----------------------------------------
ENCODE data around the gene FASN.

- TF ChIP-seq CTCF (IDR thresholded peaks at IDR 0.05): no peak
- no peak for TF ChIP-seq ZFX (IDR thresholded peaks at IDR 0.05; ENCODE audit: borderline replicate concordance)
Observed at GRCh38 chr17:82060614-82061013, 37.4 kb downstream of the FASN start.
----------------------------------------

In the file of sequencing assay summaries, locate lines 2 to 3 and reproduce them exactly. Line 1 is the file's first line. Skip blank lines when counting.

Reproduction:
- TF ChIP-seq CTCF (IDR thresholded peaks at IDR 0.05): no peak
- no peak for TF ChIP-seq ZFX (IDR thresholded peaks at IDR 0.05; ENCODE audit: borderline replicate concordance)